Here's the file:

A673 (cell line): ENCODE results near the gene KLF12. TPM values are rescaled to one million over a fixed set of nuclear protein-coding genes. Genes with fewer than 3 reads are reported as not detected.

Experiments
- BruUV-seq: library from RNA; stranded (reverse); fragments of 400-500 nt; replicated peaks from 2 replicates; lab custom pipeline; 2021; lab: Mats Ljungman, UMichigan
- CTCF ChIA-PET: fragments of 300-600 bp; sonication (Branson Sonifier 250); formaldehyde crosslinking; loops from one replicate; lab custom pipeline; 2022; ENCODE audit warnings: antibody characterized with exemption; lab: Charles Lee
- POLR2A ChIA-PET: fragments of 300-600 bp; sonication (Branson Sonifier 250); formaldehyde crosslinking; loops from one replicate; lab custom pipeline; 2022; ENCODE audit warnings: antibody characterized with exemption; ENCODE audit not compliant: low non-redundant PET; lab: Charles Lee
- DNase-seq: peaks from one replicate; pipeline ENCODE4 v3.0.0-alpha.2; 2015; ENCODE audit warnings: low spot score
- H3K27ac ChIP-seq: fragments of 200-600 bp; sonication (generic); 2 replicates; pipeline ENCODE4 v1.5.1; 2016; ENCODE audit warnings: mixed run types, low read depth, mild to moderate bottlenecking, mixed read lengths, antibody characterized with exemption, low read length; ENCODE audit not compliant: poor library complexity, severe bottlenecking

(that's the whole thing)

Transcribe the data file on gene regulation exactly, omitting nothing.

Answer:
A673 (cell line): ENCODE results near the gene KLF12. TPM values are rescaled to one million over a fixed set of nuclear protein-coding genes. Genes with fewer than 3 reads are reported as not detected.

Experiments
- BruUV-seq: library from RNA; stranded (reverse); fragments of 400-500 nt; replicated peaks from 2 replicates; lab custom pipeline; 2021; lab: Mats Ljungman, UMichigan
- CTCF ChIA-PET: fragments of 300-600 bp; sonication (Branson Sonifier 250); formaldehyde crosslinking; loops from one replicate; lab custom pipeline; 2022; ENCODE audit warnings: antibody characterized with exemption; lab: Charles Lee
- POLR2A ChIA-PET: fragments of 300-600 bp; sonication (Branson Sonifier 250); formaldehyde crosslinking; loops from one replicate; lab custom pipeline; 2022; ENCODE audit warnings: antibody characterized with exemption; ENCODE audit not compliant: low non-redundant PET; lab: Charles Lee
- DNase-seq: peaks from one replicate; pipeline ENCODE4 v3.0.0-alpha.2; 2015; ENCODE audit warnings: low spot score
- H3K27ac ChIP-seq: fragments of 200-600 bp; sonication (generic); 2 replicates; pipeline ENCODE4 v1.5.1; 2016; ENCODE audit warnings: mixed run types, low read depth, mild to moderate bottlenecking, mixed read lengths, antibody characterized with exemption, low read length; ENCODE audit not compliant: poor library complexity, severe bottlenecking